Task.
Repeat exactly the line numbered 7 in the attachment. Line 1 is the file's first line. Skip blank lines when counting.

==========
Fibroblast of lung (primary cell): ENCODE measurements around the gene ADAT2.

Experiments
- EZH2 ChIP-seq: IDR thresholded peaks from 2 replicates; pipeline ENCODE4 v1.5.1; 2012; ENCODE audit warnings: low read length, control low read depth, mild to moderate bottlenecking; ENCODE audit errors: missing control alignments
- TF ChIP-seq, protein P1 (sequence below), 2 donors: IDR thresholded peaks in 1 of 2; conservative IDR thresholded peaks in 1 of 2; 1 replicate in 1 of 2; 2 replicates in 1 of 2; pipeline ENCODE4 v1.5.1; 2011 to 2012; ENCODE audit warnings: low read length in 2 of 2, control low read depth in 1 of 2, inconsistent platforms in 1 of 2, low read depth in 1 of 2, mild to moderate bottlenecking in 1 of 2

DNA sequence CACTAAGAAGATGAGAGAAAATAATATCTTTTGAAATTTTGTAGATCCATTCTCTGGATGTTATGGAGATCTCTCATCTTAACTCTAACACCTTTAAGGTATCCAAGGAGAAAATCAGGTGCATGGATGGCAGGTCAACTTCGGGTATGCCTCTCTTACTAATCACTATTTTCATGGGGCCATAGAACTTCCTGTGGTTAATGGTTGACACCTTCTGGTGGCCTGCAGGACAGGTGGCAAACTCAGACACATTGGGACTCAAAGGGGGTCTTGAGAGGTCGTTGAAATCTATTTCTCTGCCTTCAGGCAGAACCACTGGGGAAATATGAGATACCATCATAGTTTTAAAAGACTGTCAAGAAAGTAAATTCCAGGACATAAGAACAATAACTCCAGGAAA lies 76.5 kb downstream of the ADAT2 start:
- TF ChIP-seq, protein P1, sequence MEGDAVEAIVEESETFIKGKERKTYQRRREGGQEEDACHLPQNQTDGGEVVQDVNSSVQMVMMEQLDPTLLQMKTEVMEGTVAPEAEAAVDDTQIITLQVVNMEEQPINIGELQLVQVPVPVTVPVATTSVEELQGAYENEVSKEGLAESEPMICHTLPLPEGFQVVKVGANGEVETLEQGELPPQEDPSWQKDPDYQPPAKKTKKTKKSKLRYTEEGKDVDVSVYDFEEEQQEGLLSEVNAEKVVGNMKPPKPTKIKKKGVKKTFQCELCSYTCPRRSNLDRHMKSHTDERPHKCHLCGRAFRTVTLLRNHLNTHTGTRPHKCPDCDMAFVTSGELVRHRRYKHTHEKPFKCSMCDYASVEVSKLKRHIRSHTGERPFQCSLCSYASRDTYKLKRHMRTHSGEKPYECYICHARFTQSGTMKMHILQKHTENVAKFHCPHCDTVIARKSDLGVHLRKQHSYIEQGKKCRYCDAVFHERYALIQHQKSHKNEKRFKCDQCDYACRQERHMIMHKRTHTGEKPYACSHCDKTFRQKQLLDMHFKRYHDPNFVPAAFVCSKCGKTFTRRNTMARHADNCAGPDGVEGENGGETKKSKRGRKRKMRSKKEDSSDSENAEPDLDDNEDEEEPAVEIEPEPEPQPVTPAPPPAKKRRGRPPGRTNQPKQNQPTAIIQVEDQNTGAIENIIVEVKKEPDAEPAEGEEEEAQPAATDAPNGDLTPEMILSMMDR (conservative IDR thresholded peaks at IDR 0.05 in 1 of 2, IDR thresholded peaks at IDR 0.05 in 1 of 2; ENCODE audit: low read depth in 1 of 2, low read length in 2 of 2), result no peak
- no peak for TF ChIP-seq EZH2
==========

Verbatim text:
- no peak for TF ChIP-seq EZH2